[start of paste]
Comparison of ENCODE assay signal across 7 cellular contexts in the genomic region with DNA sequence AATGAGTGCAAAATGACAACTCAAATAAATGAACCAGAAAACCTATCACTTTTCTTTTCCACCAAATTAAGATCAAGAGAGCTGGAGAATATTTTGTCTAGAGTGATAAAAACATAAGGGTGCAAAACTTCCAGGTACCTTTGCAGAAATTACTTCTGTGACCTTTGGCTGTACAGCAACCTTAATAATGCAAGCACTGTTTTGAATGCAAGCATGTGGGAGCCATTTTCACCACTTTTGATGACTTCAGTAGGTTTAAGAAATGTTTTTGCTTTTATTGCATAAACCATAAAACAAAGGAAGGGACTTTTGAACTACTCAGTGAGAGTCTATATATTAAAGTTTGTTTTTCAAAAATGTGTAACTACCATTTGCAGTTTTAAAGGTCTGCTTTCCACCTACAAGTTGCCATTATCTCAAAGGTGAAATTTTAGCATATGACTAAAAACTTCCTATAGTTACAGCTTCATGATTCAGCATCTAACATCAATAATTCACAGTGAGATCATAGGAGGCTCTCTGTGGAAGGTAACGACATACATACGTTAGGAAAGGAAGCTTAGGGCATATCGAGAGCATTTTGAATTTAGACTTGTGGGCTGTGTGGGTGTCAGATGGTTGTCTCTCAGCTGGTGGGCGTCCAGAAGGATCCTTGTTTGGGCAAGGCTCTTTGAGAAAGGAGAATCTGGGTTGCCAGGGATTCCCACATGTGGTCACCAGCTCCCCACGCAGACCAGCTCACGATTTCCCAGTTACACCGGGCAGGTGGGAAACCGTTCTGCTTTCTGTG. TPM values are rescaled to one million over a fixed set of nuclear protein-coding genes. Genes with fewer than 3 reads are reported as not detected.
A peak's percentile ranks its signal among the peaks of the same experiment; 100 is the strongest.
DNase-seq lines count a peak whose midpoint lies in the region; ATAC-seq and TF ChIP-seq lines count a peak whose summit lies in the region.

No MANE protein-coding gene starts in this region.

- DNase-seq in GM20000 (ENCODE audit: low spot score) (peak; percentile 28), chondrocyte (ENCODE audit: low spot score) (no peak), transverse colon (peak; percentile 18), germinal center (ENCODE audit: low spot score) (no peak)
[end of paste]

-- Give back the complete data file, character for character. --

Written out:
Comparison of ENCODE assay signal across 7 cellular contexts in the genomic region with DNA sequence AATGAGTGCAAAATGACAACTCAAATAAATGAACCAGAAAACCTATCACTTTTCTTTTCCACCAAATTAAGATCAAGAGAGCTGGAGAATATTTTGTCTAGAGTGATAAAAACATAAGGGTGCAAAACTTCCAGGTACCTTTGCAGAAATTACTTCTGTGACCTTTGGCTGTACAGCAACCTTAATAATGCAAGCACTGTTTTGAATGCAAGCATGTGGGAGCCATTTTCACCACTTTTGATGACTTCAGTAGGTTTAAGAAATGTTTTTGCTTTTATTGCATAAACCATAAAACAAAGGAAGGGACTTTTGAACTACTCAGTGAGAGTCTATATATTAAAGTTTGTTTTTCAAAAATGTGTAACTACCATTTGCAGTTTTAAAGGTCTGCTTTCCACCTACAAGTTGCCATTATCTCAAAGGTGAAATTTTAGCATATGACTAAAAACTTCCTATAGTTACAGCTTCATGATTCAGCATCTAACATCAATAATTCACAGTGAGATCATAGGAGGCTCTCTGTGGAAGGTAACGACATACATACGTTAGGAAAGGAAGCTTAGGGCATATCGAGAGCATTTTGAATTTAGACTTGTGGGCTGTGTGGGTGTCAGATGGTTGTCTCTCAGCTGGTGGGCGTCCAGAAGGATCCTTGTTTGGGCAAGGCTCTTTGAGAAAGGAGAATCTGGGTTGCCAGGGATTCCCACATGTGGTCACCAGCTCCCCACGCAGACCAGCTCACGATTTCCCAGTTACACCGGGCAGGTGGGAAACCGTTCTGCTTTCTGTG. TPM values are rescaled to one million over a fixed set of nuclear protein-coding genes. Genes with fewer than 3 reads are reported as not detected.
A peak's percentile ranks its signal among the peaks of the same experiment; 100 is the strongest.
DNase-seq lines count a peak whose midpoint lies in the region; ATAC-seq and TF ChIP-seq lines count a peak whose summit lies in the region.

No MANE protein-coding gene starts in this region.

- DNase-seq in GM20000 (ENCODE audit: low spot score) (peak; percentile 28), chondrocyte (ENCODE audit: low spot score) (no peak), transverse colon (peak; percentile 18), germinal center (ENCODE audit: low spot score) (no peak)